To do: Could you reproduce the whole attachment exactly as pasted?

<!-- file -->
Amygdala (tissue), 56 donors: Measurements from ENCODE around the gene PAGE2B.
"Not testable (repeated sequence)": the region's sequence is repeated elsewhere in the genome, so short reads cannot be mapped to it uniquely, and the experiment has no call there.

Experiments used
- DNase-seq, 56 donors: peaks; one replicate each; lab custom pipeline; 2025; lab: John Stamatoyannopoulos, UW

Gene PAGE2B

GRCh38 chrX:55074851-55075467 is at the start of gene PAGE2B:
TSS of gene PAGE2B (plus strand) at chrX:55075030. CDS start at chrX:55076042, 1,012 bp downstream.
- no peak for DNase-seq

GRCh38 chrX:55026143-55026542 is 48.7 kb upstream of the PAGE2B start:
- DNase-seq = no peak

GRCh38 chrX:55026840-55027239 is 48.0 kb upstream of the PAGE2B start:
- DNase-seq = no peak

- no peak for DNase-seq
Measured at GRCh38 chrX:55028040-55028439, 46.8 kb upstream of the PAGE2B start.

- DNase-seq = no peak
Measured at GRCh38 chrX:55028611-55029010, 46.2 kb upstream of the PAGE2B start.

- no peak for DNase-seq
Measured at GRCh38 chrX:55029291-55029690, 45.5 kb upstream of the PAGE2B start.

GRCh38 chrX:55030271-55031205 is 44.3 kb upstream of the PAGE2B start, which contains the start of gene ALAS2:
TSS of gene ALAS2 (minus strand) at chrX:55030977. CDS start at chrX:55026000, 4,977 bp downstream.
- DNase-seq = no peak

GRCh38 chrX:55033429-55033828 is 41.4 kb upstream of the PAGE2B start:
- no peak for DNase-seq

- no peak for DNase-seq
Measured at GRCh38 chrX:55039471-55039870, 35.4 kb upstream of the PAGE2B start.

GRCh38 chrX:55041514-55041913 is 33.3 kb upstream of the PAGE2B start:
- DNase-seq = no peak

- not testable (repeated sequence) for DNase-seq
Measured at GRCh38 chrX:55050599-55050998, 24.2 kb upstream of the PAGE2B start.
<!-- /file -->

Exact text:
Amygdala (tissue), 56 donors: Measurements from ENCODE around the gene PAGE2B.
"Not testable (repeated sequence)": the region's sequence is repeated elsewhere in the genome, so short reads cannot be mapped to it uniquely, and the experiment has no call there.

Experiments used
- DNase-seq, 56 donors: peaks; one replicate each; lab custom pipeline; 2025; lab: John Stamatoyannopoulos, UW

Gene PAGE2B

GRCh38 chrX:55074851-55075467 is at the start of gene PAGE2B:
TSS of gene PAGE2B (plus strand) at chrX:55075030. CDS start at chrX:55076042, 1,012 bp downstream.
- no peak for DNase-seq

GRCh38 chrX:55026143-55026542 is 48.7 kb upstream of the PAGE2B start:
- DNase-seq = no peak

GRCh38 chrX:55026840-55027239 is 48.0 kb upstream of the PAGE2B start:
- DNase-seq = no peak

- no peak for DNase-seq
Measured at GRCh38 chrX:55028040-55028439, 46.8 kb upstream of the PAGE2B start.

- DNase-seq = no peak
Measured at GRCh38 chrX:55028611-55029010, 46.2 kb upstream of the PAGE2B start.

- no peak for DNase-seq
Measured at GRCh38 chrX:55029291-55029690, 45.5 kb upstream of the PAGE2B start.

GRCh38 chrX:55030271-55031205 is 44.3 kb upstream of the PAGE2B start, which contains the start of gene ALAS2:
TSS of gene ALAS2 (minus strand) at chrX:55030977. CDS start at chrX:55026000, 4,977 bp downstream.
- DNase-seq = no peak

GRCh38 chrX:55033429-55033828 is 41.4 kb upstream of the PAGE2B start:
- no peak for DNase-seq

- no peak for DNase-seq
Measured at GRCh38 chrX:55039471-55039870, 35.4 kb upstream of the PAGE2B start.

GRCh38 chrX:55041514-55041913 is 33.3 kb upstream of the PAGE2B start:
- DNase-seq = no peak

- not testable (repeated sequence) for DNase-seq
Measured at GRCh38 chrX:55050599-55050998, 24.2 kb upstream of the PAGE2B start.